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Prevalence of Cigarette Smoking Among Secondary School Students -- Budapest, Hungary, 1995

Because of the high prevalence of tobacco use in countries of Central and Eastern Europe, public health officials in many of these countries have designated as a priority the prevention of smoking initiation among youth. In 1995, a nationally representative survey in the Republic of Hungary documented that 35.8% of 16-year-old students in that country had smoked cigarettes during the preceding 30 days (1). To better characterize smoking among youth in Hungary, the Field Epidemiology Training Program, Hungarian Ministry of Welfare, conducted a cross-sectional survey in Budapest (1995 population: 1,906,798) among secondary school students aged 14-18 years. Specific objectives of the survey were to assess the prevalence of cigarette smoking among these students, determine factors associated with higher prevalences, and describe the smoking habits of current cigarette smokers. This report summarizes the findings, which indicate that one third of all students smoked; half of all 18-year-olds smoked; and of those students who smoked, 41% most frequently smoked an imported, internationally recognized cigarette brand.

Among the 105,209 Budapest students aged 14-18 years, approximately 80% attended traditional public high schools, and 20% attended public vocational/technical schools. A sample of students was selected from a stratified sample of the 199 secondary schools in Budapest. Twenty (80%) traditional high schools and five (20%) vocational/technical schools were selected with a probability proportional to their size. Classrooms in these 25 schools were then randomly selected. During 3 weeks in January 1995, all 2878 students in attendance completed a pretested, standardized questionnaire that included questions translated from the U.S. Youth Risk Behavior Survey (2) and that asked about culturally relevant factors possibly associated with smoking. Current smokers were defined as students who reported having smoked at least one cigarette during the preceding 30 days. Of the 2878 students, 79 (2.7%) were excluded because their smoking status could not be determined. Epi Info 6.02 was used for data analysis that accounted for the stratification and clustering of students within classrooms; 95% confidence intervals (CIs) were calculated using SUDAAN (3).

Among the 2799 students, 987 (35.3%) (95% CI=30.6%-39.9%) reported current smoking (Table_1). Although the prevalences were similar among male and female students (prevalence odds ratio {POR}=1.0; 95% CI=0.8-1.5), students aged 18 years were more likely to smoke than students aged 14 years (47.9% and 23.8%, respectively {POR=2.9; 95% CI=1.3-6.6}). The prevalences of current smoking also were higher among vocational/technical students than traditional high school students (53.1% and 31.0%, respectively {POR=2.5; 95% CI=1.6-3.9}); among students whose friends smoked than those whose friends did not smoke (42.6% and 6.8%, respectively {POR=10.1; 95% CI=7.5-13.7}); among students who reported that they had seen a teacher smoking during the school year than those who had not seen a teacher smoking (37.3% and 19.0%, respectively {POR=2.5; 95% CI=1.8-3.6}); and among students with a family member who smoked than students whose family members abstained from smoking (40.7% and 27.0%, respectively {POR=1.9; 95% CI=1.6-2.1}). The prevalences of smoking were similar among students who received instruction at school about the harmful health effects of smoking and among those who did not receive such instruction (POR=1.0; 95% CI=0.9-1.1).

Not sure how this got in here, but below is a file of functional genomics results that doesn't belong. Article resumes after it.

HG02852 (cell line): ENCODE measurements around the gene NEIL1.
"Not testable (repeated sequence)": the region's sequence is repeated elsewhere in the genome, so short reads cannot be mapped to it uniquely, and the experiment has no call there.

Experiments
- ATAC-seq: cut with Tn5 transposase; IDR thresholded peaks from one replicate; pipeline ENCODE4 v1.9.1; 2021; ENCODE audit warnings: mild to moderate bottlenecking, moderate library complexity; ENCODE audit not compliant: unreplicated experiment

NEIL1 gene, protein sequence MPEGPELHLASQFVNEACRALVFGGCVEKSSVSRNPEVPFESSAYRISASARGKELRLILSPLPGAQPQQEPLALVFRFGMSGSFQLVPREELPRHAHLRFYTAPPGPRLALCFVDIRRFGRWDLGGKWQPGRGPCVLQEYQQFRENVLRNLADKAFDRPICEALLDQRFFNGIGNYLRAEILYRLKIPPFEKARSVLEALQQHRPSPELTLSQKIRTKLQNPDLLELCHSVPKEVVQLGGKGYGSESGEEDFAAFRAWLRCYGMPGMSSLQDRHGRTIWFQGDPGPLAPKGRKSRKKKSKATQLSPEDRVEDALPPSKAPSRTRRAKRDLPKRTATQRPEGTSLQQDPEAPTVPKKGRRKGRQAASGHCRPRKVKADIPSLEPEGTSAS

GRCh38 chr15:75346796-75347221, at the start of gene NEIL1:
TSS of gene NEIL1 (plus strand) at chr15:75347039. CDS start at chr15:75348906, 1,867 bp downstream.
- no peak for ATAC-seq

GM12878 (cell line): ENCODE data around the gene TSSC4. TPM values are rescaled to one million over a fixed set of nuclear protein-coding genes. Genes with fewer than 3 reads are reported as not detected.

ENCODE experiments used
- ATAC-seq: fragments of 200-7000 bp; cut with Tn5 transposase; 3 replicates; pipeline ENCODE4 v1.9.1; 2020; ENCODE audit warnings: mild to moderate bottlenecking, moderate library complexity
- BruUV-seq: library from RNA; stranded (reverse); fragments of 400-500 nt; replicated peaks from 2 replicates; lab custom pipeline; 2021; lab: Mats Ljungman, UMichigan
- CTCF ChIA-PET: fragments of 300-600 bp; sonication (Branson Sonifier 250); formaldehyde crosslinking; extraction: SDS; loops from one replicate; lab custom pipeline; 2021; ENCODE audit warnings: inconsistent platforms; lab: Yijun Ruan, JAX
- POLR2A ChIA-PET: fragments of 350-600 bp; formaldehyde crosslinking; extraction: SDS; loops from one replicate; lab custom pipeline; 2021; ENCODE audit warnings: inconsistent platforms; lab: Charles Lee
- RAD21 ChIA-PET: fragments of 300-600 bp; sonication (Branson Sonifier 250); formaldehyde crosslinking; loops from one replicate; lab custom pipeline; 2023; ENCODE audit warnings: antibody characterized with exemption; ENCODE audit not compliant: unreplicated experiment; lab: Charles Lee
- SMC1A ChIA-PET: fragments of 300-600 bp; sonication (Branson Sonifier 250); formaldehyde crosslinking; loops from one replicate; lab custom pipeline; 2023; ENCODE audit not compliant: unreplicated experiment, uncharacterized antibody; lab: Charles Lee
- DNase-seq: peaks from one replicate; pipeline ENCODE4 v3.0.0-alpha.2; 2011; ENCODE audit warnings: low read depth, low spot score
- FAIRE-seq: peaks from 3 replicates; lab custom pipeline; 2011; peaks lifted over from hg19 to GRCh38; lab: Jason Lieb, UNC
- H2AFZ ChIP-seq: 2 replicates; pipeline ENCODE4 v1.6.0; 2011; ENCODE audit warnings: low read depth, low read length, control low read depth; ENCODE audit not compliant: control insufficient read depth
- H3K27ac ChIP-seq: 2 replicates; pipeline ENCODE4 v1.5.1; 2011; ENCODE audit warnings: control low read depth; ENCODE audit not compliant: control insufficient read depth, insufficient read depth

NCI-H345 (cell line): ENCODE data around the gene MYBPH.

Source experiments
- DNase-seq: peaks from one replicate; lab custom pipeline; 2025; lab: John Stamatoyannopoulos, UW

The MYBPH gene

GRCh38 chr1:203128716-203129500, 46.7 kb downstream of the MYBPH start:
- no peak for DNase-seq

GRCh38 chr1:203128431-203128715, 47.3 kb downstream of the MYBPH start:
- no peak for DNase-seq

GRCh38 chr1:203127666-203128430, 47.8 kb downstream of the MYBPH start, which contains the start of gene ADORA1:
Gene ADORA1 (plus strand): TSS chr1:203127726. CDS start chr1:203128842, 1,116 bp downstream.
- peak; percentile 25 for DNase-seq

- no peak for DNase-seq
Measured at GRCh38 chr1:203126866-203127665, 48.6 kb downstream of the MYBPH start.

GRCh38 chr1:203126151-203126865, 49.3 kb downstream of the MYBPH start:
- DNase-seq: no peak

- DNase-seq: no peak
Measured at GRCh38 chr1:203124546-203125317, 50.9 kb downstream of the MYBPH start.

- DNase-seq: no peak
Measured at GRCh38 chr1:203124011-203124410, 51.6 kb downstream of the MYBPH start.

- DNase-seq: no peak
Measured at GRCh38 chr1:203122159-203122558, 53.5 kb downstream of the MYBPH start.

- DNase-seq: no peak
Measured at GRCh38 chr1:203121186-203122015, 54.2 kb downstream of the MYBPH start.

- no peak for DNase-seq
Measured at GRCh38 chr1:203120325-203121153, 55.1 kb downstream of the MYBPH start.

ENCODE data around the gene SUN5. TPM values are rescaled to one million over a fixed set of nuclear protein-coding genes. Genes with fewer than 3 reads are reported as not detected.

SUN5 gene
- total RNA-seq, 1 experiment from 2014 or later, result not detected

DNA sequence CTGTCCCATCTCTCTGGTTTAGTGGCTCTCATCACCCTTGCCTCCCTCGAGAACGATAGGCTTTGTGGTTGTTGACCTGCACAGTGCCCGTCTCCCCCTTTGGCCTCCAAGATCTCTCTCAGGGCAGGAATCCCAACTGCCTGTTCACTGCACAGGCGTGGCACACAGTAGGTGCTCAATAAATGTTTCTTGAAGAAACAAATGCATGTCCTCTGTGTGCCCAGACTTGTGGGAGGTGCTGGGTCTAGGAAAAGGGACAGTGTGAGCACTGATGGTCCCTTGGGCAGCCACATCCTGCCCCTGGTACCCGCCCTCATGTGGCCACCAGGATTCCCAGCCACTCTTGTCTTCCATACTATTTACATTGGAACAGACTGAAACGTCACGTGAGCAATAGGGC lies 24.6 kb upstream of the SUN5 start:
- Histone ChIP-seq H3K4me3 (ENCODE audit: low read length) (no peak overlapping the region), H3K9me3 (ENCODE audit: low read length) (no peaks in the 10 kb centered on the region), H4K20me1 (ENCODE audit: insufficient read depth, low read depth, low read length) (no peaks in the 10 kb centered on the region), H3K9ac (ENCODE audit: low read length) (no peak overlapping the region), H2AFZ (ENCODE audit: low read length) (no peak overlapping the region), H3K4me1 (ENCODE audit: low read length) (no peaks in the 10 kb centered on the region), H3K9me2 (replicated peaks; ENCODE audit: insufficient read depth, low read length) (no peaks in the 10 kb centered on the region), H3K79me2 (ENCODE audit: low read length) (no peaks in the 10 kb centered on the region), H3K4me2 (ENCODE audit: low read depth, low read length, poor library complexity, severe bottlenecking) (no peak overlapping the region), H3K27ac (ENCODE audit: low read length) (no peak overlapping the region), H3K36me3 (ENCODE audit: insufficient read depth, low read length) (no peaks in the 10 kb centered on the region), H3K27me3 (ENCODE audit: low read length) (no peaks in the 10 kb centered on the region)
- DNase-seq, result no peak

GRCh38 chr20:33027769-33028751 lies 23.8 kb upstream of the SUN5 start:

Among current smokers, during the preceding 30 days, 17.3% smoked greater than or equal to 11 cigarettes daily, 38.0% smoked daily, and approximately half (51.0%) smoked on school property on at least 1 day (Table_2). Approximately 60% of current smokers smoked a variety of brands of cigarettes. Current smokers reported that the brands they most frequently smoked were Hungarian brands (Multifilter {57%} and Sopianae {33%}) and a U.S. brand (Marlboro {41%}).

Reported by: G Ursicz, MD, Hungarian Field Epidemiology Training Program, Ministry of Welfare; E Kiss, MD, Div of Child and Adolescent Health, K Lun, MD, Director, Budapest Institute of Public Health and Medical Officer Svc, Ministry of Welfare; Ministry of Culture and Education, Budapest, Republic of Hungary. Div of International Health (proposed), Epidemiology Program Office; Office on Smoking and Health, National Center for Chronic Disease Prevention and Health Promotion, CDC.

Editorial Note

Editorial Note: The findings of the survey described in this report indicate that in 1995, a substantial proportion (35%) of secondary school students in Budapest reported smoking cigarettes. This prevalence is identical to that among U.S. students in grades 9-12 during 1995 (2); however, the findings for the United States reflected a national sample of persons who resided in urban and rural areas, and the findings for Hungary reflected a sample of persons who resided in one large urban area. The prevalence of smoking in Budapest increased directly with age and was 48% among 18-year-old students. Worldwide, about half of persons who initiate smoking during their teenage years and continue to smoke cigarettes regularly will die as a result of a tobacco- related disease (4). The death rates for diseases attributable to smoking are higher in Hungary than in most other developed countries (4,5).